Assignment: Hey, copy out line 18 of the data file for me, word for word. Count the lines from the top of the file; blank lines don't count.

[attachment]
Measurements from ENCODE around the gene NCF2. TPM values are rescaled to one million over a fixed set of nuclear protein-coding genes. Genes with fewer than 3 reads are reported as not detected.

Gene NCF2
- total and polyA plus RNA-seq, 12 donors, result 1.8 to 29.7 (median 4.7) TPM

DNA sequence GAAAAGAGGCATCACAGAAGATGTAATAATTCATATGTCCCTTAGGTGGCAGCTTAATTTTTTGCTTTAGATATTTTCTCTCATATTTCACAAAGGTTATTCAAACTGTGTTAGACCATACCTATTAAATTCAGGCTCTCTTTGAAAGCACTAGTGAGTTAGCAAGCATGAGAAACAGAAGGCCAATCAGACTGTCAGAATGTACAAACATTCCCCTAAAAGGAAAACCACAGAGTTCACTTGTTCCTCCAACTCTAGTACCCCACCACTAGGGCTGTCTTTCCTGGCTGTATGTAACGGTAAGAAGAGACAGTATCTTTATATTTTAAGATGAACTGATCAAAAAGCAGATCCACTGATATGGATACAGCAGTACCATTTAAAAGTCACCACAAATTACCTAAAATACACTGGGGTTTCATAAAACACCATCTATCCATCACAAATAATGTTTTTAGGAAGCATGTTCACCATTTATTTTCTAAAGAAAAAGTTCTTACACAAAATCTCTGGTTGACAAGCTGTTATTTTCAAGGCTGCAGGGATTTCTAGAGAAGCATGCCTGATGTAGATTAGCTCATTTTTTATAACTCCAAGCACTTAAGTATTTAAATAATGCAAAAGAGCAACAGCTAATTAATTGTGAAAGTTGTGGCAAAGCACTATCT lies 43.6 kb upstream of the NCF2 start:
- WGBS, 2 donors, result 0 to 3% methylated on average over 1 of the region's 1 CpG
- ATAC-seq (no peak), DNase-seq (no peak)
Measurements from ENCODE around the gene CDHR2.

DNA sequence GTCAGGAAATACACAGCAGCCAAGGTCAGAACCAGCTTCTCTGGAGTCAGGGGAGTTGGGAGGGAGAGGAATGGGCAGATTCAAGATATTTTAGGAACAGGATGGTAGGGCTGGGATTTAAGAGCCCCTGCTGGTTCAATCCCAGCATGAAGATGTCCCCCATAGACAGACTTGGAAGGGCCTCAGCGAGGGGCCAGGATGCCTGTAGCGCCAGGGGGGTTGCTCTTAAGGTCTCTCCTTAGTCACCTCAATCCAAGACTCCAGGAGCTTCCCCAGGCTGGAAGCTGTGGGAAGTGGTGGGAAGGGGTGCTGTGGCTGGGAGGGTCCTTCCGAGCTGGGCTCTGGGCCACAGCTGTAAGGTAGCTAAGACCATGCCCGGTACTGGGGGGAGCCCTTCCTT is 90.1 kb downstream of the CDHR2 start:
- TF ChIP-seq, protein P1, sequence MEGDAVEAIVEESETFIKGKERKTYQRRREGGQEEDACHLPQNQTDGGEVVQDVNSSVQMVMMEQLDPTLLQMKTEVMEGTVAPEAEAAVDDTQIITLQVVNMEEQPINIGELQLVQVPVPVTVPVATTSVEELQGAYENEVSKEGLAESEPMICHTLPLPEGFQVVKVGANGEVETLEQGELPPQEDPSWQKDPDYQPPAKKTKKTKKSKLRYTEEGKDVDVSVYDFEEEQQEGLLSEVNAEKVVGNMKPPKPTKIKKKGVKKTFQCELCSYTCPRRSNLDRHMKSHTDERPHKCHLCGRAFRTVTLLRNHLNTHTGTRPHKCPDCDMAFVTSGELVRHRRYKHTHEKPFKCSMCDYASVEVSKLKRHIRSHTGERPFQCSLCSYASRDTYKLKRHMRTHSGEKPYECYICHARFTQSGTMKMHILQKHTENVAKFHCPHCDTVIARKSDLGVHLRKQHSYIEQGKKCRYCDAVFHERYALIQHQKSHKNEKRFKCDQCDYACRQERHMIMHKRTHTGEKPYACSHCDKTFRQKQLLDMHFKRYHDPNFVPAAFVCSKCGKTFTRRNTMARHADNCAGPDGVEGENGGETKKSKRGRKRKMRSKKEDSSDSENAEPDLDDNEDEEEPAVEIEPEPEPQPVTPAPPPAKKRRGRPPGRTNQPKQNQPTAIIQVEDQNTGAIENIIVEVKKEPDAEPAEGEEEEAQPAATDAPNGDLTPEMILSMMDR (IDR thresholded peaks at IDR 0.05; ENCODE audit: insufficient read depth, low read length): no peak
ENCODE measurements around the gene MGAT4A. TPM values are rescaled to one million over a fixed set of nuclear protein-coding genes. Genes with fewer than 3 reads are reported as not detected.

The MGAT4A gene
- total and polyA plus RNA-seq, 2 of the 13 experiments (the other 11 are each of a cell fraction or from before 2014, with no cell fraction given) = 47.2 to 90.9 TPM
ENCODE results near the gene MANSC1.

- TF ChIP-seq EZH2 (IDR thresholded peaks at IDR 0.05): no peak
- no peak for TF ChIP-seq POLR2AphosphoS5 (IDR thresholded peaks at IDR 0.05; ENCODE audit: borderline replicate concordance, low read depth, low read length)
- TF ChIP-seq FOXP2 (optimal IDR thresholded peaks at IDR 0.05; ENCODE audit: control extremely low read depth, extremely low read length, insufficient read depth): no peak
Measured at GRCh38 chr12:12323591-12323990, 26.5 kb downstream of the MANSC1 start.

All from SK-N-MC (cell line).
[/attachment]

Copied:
All from SK-N-MC (cell line).